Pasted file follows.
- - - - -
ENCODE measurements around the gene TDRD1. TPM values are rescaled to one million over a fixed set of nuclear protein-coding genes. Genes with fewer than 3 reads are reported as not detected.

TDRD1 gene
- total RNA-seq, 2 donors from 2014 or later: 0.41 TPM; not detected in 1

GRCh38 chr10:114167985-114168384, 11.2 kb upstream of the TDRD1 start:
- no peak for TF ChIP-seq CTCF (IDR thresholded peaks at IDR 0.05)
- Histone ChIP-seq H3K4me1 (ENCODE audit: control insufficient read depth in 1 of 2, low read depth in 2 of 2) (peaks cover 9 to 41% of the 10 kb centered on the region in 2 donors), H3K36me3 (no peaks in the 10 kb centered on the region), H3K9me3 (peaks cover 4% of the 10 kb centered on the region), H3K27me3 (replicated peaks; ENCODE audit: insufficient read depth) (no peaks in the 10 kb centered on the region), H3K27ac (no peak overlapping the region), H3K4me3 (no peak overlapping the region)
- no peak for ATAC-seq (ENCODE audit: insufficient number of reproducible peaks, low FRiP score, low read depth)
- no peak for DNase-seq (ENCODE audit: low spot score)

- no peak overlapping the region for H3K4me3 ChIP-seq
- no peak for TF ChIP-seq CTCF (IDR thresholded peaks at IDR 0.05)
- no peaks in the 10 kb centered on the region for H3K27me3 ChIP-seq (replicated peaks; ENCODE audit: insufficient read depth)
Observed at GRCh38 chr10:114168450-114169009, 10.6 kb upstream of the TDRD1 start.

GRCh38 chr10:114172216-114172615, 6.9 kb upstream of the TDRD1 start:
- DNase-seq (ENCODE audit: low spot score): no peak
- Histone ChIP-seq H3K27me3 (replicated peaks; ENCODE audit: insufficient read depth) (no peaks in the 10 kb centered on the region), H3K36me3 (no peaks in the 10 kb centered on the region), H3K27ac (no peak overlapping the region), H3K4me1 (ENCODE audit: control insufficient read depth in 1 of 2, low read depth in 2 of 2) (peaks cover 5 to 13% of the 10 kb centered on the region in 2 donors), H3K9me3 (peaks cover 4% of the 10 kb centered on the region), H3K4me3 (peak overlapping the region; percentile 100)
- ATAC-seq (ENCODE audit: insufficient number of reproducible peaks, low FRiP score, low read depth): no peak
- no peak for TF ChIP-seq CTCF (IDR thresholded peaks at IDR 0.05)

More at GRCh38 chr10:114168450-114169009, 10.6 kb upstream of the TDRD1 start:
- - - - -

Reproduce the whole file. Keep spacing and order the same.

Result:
ENCODE measurements around the gene TDRD1. TPM values are rescaled to one million over a fixed set of nuclear protein-coding genes. Genes with fewer than 3 reads are reported as not detected.

TDRD1 gene
- total RNA-seq, 2 donors from 2014 or later: 0.41 TPM; not detected in 1

GRCh38 chr10:114167985-114168384, 11.2 kb upstream of the TDRD1 start:
- no peak for TF ChIP-seq CTCF (IDR thresholded peaks at IDR 0.05)
- Histone ChIP-seq H3K4me1 (ENCODE audit: control insufficient read depth in 1 of 2, low read depth in 2 of 2) (peaks cover 9 to 41% of the 10 kb centered on the region in 2 donors), H3K36me3 (no peaks in the 10 kb centered on the region), H3K9me3 (peaks cover 4% of the 10 kb centered on the region), H3K27me3 (replicated peaks; ENCODE audit: insufficient read depth) (no peaks in the 10 kb centered on the region), H3K27ac (no peak overlapping the region), H3K4me3 (no peak overlapping the region)
- no peak for ATAC-seq (ENCODE audit: insufficient number of reproducible peaks, low FRiP score, low read depth)
- no peak for DNase-seq (ENCODE audit: low spot score)

- no peak overlapping the region for H3K4me3 ChIP-seq
- no peak for TF ChIP-seq CTCF (IDR thresholded peaks at IDR 0.05)
- no peaks in the 10 kb centered on the region for H3K27me3 ChIP-seq (replicated peaks; ENCODE audit: insufficient read depth)
Observed at GRCh38 chr10:114168450-114169009, 10.6 kb upstream of the TDRD1 start.

GRCh38 chr10:114172216-114172615, 6.9 kb upstream of the TDRD1 start:
- DNase-seq (ENCODE audit: low spot score): no peak
- Histone ChIP-seq H3K27me3 (replicated peaks; ENCODE audit: insufficient read depth) (no peaks in the 10 kb centered on the region), H3K36me3 (no peaks in the 10 kb centered on the region), H3K27ac (no peak overlapping the region), H3K4me1 (ENCODE audit: control insufficient read depth in 1 of 2, low read depth in 2 of 2) (peaks cover 5 to 13% of the 10 kb centered on the region in 2 donors), H3K9me3 (peaks cover 4% of the 10 kb centered on the region), H3K4me3 (peak overlapping the region; percentile 100)
- ATAC-seq (ENCODE audit: insufficient number of reproducible peaks, low FRiP score, low read depth): no peak
- no peak for TF ChIP-seq CTCF (IDR thresholded peaks at IDR 0.05)

More at GRCh38 chr10:114168450-114169009, 10.6 kb upstream of the TDRD1 start: